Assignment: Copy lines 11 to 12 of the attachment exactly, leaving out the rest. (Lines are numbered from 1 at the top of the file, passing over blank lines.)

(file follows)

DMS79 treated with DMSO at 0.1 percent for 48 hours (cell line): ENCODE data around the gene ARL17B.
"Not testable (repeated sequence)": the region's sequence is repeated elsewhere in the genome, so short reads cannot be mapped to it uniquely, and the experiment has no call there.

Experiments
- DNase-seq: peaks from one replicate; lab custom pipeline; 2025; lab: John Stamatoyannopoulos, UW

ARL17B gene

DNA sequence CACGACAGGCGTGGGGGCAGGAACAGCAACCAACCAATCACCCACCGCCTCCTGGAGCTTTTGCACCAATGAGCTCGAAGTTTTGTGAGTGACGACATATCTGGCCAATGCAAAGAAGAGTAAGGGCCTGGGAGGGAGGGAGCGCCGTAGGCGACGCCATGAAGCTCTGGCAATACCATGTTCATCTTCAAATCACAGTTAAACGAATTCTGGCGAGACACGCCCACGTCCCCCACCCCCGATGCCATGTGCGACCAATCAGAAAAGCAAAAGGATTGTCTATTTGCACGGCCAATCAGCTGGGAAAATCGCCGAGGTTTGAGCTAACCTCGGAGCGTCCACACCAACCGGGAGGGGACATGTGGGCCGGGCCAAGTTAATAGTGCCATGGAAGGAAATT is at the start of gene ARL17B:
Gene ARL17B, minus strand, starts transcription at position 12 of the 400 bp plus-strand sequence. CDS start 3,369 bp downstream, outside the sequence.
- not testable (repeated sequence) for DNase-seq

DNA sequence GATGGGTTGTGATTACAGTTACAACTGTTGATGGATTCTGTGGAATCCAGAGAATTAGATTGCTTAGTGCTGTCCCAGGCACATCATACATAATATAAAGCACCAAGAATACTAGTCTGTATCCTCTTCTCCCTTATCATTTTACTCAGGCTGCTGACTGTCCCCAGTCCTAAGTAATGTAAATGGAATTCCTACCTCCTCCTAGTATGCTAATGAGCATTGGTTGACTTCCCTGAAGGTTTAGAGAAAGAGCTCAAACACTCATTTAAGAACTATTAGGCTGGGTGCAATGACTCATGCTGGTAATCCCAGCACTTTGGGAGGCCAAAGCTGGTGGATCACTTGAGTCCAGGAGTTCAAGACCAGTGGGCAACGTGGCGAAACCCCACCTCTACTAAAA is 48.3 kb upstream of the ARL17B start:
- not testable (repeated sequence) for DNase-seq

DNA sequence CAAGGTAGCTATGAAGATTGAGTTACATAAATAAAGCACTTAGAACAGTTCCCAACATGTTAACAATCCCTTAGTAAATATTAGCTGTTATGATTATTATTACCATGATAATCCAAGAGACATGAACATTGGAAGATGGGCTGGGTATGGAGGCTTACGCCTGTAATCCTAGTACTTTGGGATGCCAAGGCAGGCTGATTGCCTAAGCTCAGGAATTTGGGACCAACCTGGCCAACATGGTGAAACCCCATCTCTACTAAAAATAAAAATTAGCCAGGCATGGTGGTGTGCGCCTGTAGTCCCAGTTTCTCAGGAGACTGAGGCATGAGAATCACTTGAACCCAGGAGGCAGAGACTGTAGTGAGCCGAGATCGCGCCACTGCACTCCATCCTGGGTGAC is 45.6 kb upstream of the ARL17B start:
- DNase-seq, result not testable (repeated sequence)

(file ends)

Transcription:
DNA sequence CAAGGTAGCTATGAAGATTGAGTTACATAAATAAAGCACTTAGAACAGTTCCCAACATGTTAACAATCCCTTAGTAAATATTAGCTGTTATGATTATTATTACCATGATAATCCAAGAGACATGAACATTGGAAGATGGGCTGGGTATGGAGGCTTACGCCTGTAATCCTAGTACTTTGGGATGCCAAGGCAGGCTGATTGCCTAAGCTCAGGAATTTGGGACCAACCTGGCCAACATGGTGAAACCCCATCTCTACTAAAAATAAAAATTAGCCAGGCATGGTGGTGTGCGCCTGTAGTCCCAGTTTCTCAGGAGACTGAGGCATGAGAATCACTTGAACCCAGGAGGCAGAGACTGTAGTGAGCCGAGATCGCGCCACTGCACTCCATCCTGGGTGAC is 45.6 kb upstream of the ARL17B start:
- DNase-seq, result not testable (repeated sequence)